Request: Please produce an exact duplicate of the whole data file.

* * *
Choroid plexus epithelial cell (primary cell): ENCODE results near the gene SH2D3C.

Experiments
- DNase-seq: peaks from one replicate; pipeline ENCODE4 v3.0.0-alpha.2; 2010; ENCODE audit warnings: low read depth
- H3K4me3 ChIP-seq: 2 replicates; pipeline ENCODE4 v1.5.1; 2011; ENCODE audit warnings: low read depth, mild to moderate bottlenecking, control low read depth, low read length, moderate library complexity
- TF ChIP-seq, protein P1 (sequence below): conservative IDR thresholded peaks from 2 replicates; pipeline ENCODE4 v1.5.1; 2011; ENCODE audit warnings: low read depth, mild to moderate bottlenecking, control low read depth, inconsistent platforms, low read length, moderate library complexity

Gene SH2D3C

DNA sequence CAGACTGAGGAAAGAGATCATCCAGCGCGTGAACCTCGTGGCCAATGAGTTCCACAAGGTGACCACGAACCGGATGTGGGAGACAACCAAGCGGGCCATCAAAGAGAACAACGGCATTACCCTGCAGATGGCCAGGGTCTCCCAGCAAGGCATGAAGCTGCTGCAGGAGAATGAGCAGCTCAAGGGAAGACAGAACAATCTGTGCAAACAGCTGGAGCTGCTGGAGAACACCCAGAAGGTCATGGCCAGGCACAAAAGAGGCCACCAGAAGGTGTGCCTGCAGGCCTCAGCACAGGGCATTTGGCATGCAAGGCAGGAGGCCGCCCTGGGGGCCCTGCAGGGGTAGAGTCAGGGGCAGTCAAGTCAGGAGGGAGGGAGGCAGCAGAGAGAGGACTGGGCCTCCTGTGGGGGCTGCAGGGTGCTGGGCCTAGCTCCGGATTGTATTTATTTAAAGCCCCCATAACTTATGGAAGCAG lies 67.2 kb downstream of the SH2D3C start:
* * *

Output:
Choroid plexus epithelial cell (primary cell): ENCODE results near the gene SH2D3C.

Experiments
- DNase-seq: peaks from one replicate; pipeline ENCODE4 v3.0.0-alpha.2; 2010; ENCODE audit warnings: low read depth
- H3K4me3 ChIP-seq: 2 replicates; pipeline ENCODE4 v1.5.1; 2011; ENCODE audit warnings: low read depth, mild to moderate bottlenecking, control low read depth, low read length, moderate library complexity
- TF ChIP-seq, protein P1 (sequence below): conservative IDR thresholded peaks from 2 replicates; pipeline ENCODE4 v1.5.1; 2011; ENCODE audit warnings: low read depth, mild to moderate bottlenecking, control low read depth, inconsistent platforms, low read length, moderate library complexity

Gene SH2D3C

DNA sequence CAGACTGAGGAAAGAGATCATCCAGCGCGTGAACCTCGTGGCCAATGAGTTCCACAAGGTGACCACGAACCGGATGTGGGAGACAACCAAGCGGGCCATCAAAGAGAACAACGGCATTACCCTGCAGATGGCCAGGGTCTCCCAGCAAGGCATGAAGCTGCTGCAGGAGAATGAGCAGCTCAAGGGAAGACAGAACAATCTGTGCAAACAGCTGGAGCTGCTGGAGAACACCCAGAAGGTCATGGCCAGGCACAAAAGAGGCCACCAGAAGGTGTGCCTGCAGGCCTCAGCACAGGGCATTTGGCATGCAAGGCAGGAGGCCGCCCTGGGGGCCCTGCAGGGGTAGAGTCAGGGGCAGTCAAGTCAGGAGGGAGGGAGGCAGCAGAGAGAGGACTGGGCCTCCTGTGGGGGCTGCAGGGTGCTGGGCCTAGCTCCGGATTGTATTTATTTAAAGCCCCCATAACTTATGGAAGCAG lies 67.2 kb downstream of the SH2D3C start: